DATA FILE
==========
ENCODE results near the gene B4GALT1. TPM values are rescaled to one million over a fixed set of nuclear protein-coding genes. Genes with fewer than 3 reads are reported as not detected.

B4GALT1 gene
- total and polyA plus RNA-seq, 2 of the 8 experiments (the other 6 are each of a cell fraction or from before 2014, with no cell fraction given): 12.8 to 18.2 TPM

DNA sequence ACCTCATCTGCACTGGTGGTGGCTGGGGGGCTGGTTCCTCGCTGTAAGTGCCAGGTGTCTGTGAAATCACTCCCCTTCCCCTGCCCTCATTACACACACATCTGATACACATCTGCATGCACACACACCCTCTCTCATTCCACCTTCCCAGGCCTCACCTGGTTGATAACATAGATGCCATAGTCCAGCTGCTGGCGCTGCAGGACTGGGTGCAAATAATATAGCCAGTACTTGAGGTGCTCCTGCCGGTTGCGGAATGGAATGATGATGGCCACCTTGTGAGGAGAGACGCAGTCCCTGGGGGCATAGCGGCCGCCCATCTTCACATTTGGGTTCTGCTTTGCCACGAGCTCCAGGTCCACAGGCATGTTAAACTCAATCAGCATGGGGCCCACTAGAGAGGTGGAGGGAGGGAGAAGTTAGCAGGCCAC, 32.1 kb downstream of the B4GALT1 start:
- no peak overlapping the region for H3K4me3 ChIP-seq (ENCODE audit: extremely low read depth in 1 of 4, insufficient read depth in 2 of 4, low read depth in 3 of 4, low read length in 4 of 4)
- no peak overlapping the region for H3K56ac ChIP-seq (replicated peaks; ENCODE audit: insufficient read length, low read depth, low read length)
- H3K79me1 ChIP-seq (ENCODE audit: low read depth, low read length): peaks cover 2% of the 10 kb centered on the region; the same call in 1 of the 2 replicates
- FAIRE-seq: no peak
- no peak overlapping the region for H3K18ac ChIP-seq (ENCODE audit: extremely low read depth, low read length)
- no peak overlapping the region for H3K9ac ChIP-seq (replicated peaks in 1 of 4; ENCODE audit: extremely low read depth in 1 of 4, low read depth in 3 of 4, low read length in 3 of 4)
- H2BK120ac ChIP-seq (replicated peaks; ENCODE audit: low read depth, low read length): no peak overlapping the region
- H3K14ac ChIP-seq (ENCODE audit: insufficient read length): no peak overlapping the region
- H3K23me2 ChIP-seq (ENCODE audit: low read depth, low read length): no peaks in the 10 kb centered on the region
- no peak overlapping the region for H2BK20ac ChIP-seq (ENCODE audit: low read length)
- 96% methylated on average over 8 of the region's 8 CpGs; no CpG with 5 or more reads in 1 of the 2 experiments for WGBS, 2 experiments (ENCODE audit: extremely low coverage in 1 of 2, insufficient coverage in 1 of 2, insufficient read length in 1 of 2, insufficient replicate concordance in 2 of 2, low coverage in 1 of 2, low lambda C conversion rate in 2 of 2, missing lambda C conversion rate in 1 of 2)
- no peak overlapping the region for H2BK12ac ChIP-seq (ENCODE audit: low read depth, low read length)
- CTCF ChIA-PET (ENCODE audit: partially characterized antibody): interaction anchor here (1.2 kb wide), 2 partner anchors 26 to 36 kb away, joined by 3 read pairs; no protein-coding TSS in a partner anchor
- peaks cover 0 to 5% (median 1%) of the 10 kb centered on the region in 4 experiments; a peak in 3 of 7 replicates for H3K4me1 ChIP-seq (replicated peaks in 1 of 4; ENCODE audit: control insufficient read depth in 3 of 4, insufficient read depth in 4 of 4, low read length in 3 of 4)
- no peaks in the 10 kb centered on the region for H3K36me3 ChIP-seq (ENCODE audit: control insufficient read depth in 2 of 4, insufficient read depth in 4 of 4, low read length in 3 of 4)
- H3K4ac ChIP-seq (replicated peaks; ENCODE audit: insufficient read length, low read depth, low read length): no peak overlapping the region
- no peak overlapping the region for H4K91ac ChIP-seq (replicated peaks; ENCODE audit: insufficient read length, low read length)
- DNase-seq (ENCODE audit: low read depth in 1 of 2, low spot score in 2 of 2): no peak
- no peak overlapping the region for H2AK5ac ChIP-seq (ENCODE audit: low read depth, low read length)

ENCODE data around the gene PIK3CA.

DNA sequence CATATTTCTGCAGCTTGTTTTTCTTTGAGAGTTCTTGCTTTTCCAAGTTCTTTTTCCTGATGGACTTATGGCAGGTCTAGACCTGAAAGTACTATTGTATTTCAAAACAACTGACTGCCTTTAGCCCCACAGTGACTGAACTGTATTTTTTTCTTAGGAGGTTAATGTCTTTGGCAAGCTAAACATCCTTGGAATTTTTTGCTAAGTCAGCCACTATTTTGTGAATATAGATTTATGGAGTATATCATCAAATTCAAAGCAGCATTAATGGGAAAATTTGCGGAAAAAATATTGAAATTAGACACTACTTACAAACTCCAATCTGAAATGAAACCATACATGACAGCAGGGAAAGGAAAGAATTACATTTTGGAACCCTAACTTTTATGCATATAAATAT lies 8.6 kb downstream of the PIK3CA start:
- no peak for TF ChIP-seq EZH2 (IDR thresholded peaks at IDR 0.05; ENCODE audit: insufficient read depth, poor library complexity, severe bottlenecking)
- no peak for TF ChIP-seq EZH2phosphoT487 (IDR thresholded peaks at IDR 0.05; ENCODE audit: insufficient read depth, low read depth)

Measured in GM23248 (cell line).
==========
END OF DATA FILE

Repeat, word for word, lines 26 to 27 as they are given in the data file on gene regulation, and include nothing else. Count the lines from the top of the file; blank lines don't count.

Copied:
- no peak for TF ChIP-seq EZH2 (IDR thresholded peaks at IDR 0.05; ENCODE audit: insufficient read depth, poor library complexity, severe bottlenecking)
- no peak for TF ChIP-seq EZH2phosphoT487 (IDR thresholded peaks at IDR 0.05; ENCODE audit: insufficient read depth, low read depth)